25 February 2016 As part of the last day of his visit to South Sudan, United Nations Secretary-General Ban Ki-moon met with President Salva Kiir, stressing the urgency of forming a Transitional Government, as well as spoke by phone with former Vice-President Riek Machar and visited a protection of civilians site.
During his meeting with President Kiir, the UN chief emphasized that implementing the peace agreement reached this past August must be a matter of priority for the Government of South Sudan, including the urgent formation of a Transitional Government of National Unity with opposition leader and newly appointed First Vice President Machar.
According to a statement issued by Mr. Ban’s office, in this regard, he “welcomed the Government’s commitment to implement transitional security arrangements for Juba in accordance with a proposal put forth earlier in the week by the Joint Monitoring and Evaluation Commission.”
Mr. Ban also urged the President to work with Mr. Machar, upon his return, to “rebuild mutual trust and confidence from the people and the international community to set the country on a path to stability,” the statement said.
The Secretary-General also strongly condemned the outbreak of violence at the UN protection of civilians site in Malakal last week, and called on the Government to conduct a full investigation and bring perpetrators to account.
Mr. Ban reiterated the UN’s commitment to the protection of civilians, both within established UN protection sites and elsewhere in the country, and urged the Government to allow “unfettered access” to UN personnel and humanitarian partners, the statement said.
At a press conference earlier today, the UN chief highlighted that he was concluding his visit to Juba, the South Sudanese capital, at a critical time, and reiterated the UN’s commitment to the peace process and the future of South Sudan.
“Put peace above politics. Pursue compromise. Overcome obstacles. Establish the Transitional Government of National Unity. And do not delay it,” Mr. Ban stressed to the leaders of South Sudan.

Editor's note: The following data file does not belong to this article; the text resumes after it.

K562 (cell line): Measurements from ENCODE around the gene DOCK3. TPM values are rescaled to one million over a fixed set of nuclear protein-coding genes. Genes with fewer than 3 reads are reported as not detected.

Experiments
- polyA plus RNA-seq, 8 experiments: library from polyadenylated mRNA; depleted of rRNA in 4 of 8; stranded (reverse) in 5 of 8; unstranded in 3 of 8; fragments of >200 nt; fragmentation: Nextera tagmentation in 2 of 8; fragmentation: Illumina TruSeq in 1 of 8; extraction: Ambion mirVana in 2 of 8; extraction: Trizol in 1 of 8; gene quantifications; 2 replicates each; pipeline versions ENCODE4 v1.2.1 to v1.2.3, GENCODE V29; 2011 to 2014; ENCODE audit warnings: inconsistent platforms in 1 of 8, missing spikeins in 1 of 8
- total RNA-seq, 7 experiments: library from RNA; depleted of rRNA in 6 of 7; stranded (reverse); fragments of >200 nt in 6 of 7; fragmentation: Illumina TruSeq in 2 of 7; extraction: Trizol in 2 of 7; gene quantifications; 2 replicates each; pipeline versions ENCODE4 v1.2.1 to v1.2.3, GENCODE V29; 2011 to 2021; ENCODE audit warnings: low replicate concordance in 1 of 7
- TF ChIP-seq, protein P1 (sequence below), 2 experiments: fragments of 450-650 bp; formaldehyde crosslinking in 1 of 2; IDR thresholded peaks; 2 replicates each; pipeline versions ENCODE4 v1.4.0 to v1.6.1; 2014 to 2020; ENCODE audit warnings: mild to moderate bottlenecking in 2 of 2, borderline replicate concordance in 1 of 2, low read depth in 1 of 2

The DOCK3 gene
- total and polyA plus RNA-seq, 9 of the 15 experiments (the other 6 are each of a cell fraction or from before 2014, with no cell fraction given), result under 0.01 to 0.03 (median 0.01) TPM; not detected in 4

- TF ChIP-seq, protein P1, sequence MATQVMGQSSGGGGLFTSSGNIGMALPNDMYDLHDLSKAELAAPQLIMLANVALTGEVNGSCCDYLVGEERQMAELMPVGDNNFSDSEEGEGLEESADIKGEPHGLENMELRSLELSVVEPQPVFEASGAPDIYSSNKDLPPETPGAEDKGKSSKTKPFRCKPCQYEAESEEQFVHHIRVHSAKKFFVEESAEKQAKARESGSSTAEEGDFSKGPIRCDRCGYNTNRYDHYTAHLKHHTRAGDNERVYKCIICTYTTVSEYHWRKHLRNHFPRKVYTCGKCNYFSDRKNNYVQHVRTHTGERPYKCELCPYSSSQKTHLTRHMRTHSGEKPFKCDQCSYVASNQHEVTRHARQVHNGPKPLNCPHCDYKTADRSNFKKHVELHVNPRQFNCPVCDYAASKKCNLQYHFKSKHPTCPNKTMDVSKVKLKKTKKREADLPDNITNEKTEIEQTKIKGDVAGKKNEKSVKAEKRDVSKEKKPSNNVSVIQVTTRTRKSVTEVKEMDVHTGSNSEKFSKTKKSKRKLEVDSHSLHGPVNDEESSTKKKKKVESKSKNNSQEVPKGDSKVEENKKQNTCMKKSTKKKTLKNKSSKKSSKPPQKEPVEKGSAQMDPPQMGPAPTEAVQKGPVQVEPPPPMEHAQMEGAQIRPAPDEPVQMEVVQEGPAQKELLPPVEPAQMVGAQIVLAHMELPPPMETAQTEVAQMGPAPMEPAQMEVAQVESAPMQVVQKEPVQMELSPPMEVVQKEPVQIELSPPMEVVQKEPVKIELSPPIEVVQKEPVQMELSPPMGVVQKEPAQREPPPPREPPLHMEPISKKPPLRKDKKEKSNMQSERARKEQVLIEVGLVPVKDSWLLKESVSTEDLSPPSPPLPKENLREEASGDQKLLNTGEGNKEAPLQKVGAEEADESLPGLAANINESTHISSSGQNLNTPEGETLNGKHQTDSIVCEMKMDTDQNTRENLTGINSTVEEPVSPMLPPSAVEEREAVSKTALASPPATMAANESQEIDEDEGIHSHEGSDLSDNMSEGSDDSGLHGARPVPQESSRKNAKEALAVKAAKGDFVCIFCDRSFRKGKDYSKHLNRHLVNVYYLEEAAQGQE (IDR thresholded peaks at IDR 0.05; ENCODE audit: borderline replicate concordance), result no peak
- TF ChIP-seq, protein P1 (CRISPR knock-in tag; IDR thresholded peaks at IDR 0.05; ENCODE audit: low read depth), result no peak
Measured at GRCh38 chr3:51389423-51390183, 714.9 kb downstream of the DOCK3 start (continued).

The parties must know that responsibility does not end with the signing of an agreement. In many ways, it begins with the signing of an agreement. And it must begin now,” he added.
Mr. Ban also said he was “profoundly moved” by his visit earlier with students and others affected by the conflict at a protection of civilians site run by the UN Mission in South Sudan (UNMISS).
“I saw in the faces of the people of this country all that the flag represented. The pride. The spirit. The hope. And, yet, tragically, that hope has been betrayed,” he emphasized.
Reaffirming that attacks against civilians, peacekeepers and UN premises – such as in Malakal – violate international humanitarian law and must stop, the UN chief noted that the protection camps are not a long-term solution.
“As important as it is, humanitarian action can never be a substitute for political solutions,” he said. “The Government of South Sudan must step up to its responsibility and protect its population.”
In particular, Mr. Ban urged all parties to remove restrictions on the freedom of movement of the UN and humanitarian actors and ensure access to people in need of protection, and life-saving aid.
As part of that goal, the UN chief announced earlier that he had allocated $21 million from the Central Emergency Response Fund (CERF) for the people of South Sudan.
“These much-needed resources will provide protection and relief when it is needed most,” Mr. Ban said in a separate statement. “But this action is far from being enough,” he stressed.
Noting that South Sudan’s Humanitarian Response Plan is only three per cent funded, Mr. Ban urged the international community to show its commitment to the country’s people.
“I hope that these funds will catalyze much more. Time lost means lives lost,” the Secretary-General said.
The UN chief also said that over the past week, he had visited a number of places – Burundi and the Democratic of the Congo, in addition to South Sudan – that were all “tragically suffering from the impact of protracted conflict.”
“What I have seen underscores the need for the international community to do much more – far, far much more – to prevent and end conflict; uphold international norms and accountability; reduce displacement; and invest to enhance resilience and leave no one behind,” Mr. Ban said.
Those are all major themes of the World Humanitarian Summit to be held in Istanbul on 23 and 24 May, the Secretary-General said.
“I have urged world leaders urge leaders to reduce, at least by 50 per cent, of displaced persons, by 2030. I urge leaders from the region and around the globe to come in full force to re-imagine how the world deals with the crises and act on a true Agenda for Humanity,” Mr. Ban concluded, referring to his report, One Humanity: Shared responsibility.
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